As he writes,

“Pity the poor Little Prince. Having left his tiny asteroid planet to explore the galaxy, the wide-eyed wanderer has landed with a very loud splat on the stage of the Broadway Theatre. On the night I saw the show, the crowd was not pleased. ‘What the hell was that?’ said a friendly-faced lady to her husband and children as the four of them stood outside giggling during intermission at The Little Prince, having decided not to return for the second half. ‘Are you guys leaving, too? asked a nearby woman. ‘Oh good! Now I know I’m not crazy!’ (She wasn’t crazy.) As another couple put it as they crossed the street as fast as they could, ‘We could’ve stayed home and watched Tammy Faye Bakker!’ In these troubled times, it is heartening to see so many people agree about at least one thing: The Little Prince is quite confoundingly bad.”

And yet, and yet: in the Daily Beast, senior editor Tim Teeman (and formerly arts editor of THE TIMES in London) records an almost entirely different experience:

“Many Broadway shows come with brash boldfaces. Daniel Craig in Macbeth. Got it. Debra Messing aging until she’s 107. Oooook! Billy Crystal as Mr. Saturday Night. Ta-dah! But in the roster of April’s relentless battery of star-drenched Tony season openings, The Little Prince has elicited shrugs and puzzlement, for here are no celebrities and no firecracker drama; rather an adaptation of the classic children’s book by Antoine de Saint-Exupéry, first published in 1943, using acrobatics, lighting, and dance. Children seemed rapt watching it in front of this critic, and so were adults. This production began life in Paris three years ago, and has journeyed to Dubai and Sydney since. In a landscape of theatrical bombast, it is a bewitching, unexpected curio… Even after an uneven opening half (which drags and is fairly dull), and even if you are not quite sure what is going on after that, it doesn’t matter.THE LITTLE PRINCE is a meditative experience, a bath of colors and sounds, directed and choreographed by Anne Tournié. The show’s shifting tableaux are best experienced as a kind of fairground for the senses, no illicit substances required. It is unusual to see something on a Broadway stage that is a visual treat, without overdoing the visuals—that conveys wonder but subtly. It feels experimental, unpolished, and ambitious, all in good ways, even if the action feels a little too receded and lost on the massive stage.”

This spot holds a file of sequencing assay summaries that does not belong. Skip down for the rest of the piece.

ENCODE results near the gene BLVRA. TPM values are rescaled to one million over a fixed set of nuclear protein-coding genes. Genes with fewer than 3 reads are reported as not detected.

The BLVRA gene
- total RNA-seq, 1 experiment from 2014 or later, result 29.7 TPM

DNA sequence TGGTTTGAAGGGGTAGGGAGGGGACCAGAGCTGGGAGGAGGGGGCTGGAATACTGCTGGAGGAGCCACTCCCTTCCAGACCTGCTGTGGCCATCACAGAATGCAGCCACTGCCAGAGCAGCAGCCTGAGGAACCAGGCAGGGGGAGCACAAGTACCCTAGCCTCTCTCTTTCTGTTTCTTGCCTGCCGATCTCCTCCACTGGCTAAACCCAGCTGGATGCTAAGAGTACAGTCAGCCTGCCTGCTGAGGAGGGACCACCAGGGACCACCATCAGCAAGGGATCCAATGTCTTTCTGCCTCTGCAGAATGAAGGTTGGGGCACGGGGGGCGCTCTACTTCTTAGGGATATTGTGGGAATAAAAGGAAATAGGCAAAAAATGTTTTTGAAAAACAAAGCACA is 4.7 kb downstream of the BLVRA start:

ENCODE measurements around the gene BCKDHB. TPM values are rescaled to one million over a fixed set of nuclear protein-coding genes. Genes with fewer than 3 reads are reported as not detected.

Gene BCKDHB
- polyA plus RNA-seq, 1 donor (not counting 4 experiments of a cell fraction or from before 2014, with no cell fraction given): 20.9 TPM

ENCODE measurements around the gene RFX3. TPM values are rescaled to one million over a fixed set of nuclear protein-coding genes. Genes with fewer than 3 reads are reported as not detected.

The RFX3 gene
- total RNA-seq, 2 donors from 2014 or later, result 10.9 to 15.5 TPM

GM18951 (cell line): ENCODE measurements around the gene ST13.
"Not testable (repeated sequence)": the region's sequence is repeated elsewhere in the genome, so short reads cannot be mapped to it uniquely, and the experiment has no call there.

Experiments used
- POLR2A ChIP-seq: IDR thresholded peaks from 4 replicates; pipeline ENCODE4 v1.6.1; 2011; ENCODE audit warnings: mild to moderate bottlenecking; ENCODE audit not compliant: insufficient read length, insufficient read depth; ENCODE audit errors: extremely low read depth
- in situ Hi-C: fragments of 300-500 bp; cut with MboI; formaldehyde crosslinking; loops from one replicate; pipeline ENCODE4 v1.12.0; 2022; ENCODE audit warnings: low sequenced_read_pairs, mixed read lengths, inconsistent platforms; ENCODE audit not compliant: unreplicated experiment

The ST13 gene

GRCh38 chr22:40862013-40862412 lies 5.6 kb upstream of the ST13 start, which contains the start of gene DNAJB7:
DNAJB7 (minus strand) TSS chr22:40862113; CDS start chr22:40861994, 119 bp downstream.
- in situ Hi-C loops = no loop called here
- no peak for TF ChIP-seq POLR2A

So maybe, just maybe, I’ll need to see it after all when I’m back in New York next month from May 6-16 (I’ve decided to forgo the trip I’d planned for later THIS month, given that I really need to recover from the major spinal surgery that I’ve just had this week; I happily returned home to West Sussex yesterday afternoon).

And when I do, I’ll be guided by the reviews that will have already been written. I’ll be able to spare myself some pain in the process, even if the journey of discovering shows for myself will inevitably be lost.

Still, I’m looking forward to seeing the new Jason Robert Brown scored musical version of MR SATURDAY NIGHT, the Broadway transfer for A STRANGE LOOP (a new musical that was premiered at Playwrights Horizons in 2019), and the transfer for the Menier’s FUNNY GIRL, as well as an Off-Broadway musical entry ¡AMERICANO!, plus a couple of plays, Tracy Letts’s THE MINUTES and Daniel Craig in MACBETH.

And, having been out of proper circulation for a while, I’ve got an expanding list of shows to catch up on back here in London. Right now, that list includes ANYONE CAN WHISTLE at Southwark Playhouse and MIke Bartlett’s THE 47TH at the Old Vic, plus Bartlett’s SCANDALTOWN that opened at the Lyric Hammersmith last night.

The round of imminent and future openings both in London and on Broadway is in my regularly updated feature here:


Given that this is a bank holiday weekend, I will not be here on Monday, but will return on Tuesday. If you can’t wait that long, I may also be found on Twitter here: